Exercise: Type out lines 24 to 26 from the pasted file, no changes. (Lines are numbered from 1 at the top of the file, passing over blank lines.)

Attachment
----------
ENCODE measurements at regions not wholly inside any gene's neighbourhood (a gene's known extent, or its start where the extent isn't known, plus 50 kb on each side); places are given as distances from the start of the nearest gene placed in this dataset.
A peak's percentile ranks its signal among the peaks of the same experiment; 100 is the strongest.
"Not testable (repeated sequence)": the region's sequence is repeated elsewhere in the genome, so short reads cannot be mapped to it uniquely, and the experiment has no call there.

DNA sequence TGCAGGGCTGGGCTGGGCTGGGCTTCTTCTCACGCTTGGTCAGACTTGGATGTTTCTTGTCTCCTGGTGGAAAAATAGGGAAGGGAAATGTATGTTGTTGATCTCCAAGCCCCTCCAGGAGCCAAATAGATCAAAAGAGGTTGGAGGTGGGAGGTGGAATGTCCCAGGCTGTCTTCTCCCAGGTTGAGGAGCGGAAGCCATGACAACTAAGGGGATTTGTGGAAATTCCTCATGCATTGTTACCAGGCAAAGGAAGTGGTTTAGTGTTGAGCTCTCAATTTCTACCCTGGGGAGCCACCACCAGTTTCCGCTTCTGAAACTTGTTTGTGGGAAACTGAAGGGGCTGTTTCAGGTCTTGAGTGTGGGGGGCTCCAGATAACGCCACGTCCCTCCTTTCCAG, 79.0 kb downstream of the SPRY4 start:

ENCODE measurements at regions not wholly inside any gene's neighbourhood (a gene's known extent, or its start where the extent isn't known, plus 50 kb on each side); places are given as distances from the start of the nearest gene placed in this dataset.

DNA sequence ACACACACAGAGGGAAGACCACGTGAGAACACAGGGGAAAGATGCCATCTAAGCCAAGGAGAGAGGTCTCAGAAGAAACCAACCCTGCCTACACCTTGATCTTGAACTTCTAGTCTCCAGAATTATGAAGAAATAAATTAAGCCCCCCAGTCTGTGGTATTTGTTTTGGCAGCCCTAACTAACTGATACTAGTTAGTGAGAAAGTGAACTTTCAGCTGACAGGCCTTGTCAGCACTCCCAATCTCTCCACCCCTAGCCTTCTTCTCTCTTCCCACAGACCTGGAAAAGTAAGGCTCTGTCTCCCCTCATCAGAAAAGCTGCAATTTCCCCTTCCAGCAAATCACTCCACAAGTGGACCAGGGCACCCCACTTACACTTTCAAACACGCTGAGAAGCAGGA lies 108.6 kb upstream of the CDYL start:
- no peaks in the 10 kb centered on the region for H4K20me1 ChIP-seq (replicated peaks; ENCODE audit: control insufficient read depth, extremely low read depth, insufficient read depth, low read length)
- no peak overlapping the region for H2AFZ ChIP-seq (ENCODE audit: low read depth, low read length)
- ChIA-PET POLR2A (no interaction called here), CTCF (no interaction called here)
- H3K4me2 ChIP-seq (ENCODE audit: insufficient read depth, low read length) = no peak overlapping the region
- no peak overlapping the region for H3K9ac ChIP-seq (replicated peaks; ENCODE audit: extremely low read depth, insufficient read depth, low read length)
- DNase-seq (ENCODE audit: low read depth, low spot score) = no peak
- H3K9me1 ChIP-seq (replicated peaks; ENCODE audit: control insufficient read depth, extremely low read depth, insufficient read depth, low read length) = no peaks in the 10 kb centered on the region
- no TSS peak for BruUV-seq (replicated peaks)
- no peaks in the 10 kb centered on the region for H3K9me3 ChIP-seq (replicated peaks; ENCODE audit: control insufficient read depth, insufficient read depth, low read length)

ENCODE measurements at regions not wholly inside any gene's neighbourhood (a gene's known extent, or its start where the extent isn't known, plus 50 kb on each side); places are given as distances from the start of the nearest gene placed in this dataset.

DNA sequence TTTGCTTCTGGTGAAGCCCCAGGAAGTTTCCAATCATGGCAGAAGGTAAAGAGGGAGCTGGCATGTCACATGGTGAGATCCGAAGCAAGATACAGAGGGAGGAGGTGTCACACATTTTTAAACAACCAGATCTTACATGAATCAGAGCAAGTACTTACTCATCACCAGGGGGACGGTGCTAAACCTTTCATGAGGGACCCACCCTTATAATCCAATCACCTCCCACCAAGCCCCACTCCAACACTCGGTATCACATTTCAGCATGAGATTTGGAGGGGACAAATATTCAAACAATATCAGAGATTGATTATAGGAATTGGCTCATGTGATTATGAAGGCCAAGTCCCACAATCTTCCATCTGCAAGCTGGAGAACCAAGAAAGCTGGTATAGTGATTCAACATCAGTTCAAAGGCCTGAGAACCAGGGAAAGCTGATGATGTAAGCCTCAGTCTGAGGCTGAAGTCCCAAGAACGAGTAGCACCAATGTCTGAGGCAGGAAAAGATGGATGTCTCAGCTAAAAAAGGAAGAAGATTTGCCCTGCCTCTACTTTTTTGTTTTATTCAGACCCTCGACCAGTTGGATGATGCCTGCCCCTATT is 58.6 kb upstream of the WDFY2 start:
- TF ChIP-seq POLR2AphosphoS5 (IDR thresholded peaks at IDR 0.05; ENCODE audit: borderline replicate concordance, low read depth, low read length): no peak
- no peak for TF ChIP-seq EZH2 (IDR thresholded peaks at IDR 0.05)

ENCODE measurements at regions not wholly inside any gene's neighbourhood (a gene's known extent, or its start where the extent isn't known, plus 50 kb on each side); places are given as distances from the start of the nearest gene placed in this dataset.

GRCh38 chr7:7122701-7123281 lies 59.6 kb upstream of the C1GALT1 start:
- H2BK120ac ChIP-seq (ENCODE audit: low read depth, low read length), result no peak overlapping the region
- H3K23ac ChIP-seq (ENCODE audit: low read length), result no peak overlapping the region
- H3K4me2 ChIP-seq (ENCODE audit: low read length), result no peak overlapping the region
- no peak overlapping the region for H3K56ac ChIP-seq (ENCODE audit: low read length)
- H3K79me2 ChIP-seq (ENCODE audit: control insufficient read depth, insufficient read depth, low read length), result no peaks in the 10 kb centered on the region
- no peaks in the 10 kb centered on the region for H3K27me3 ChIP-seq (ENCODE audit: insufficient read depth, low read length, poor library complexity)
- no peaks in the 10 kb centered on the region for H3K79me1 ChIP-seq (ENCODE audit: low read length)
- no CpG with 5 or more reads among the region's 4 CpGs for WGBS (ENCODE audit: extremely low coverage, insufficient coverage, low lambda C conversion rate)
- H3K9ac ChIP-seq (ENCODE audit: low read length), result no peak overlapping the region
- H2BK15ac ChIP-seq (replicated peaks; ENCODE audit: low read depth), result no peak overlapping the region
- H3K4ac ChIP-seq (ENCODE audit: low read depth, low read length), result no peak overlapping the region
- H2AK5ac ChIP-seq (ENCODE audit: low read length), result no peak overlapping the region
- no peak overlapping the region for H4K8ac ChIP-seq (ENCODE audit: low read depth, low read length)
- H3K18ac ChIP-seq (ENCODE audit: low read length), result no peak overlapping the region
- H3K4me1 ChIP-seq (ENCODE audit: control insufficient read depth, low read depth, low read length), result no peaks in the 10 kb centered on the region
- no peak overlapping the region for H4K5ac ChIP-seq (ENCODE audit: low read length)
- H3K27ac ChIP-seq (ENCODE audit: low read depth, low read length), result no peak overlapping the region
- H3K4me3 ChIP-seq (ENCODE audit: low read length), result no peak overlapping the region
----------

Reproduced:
- H3K4me2 ChIP-seq (ENCODE audit: low read length), result no peak overlapping the region
- no peak overlapping the region for H3K56ac ChIP-seq (ENCODE audit: low read length)
- H3K79me2 ChIP-seq (ENCODE audit: control insufficient read depth, insufficient read depth, low read length), result no peaks in the 10 kb centered on the region